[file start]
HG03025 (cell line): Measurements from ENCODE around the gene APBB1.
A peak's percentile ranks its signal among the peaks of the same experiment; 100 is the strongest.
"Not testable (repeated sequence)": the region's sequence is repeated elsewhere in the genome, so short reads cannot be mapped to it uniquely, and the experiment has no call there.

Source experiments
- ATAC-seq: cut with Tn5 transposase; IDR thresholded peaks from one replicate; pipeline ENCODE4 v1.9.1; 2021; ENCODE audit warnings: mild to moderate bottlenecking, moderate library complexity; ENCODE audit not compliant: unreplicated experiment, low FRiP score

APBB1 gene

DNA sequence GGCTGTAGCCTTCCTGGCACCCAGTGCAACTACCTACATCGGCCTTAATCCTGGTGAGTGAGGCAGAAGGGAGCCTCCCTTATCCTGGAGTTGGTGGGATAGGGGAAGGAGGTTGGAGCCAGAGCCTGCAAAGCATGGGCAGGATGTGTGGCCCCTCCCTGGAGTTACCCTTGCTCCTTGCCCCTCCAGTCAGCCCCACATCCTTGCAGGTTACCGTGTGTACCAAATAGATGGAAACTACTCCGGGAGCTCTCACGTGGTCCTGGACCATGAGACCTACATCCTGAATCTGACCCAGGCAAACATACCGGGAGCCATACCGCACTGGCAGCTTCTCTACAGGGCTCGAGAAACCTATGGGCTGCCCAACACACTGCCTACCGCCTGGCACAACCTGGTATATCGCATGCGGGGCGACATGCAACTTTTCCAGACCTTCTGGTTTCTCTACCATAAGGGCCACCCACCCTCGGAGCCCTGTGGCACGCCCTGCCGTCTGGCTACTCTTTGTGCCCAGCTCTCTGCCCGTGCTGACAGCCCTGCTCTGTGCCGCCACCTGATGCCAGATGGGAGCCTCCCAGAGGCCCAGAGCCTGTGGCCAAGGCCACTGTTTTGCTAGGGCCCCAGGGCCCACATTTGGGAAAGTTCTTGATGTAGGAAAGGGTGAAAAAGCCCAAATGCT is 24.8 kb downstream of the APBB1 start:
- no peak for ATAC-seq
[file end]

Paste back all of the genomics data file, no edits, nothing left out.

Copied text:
HG03025 (cell line): Measurements from ENCODE around the gene APBB1.
A peak's percentile ranks its signal among the peaks of the same experiment; 100 is the strongest.
"Not testable (repeated sequence)": the region's sequence is repeated elsewhere in the genome, so short reads cannot be mapped to it uniquely, and the experiment has no call there.

Source experiments
- ATAC-seq: cut with Tn5 transposase; IDR thresholded peaks from one replicate; pipeline ENCODE4 v1.9.1; 2021; ENCODE audit warnings: mild to moderate bottlenecking, moderate library complexity; ENCODE audit not compliant: unreplicated experiment, low FRiP score

APBB1 gene

DNA sequence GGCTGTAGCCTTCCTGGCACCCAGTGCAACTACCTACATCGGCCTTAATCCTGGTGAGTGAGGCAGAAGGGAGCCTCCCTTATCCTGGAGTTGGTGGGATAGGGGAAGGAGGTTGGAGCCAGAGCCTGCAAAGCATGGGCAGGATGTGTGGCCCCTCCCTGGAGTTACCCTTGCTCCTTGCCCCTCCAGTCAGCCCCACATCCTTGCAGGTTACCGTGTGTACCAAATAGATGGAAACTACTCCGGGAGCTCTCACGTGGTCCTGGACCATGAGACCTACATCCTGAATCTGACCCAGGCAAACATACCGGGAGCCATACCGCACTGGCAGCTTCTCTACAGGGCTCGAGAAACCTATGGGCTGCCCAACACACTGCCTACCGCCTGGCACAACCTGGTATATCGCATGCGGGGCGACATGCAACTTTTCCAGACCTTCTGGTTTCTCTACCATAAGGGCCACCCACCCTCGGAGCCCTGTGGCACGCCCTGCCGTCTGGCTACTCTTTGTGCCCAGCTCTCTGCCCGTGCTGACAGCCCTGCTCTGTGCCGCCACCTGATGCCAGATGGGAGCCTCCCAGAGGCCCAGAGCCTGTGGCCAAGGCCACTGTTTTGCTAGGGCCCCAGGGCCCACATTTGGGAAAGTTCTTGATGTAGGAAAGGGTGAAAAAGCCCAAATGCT is 24.8 kb downstream of the APBB1 start:
- no peak for ATAC-seq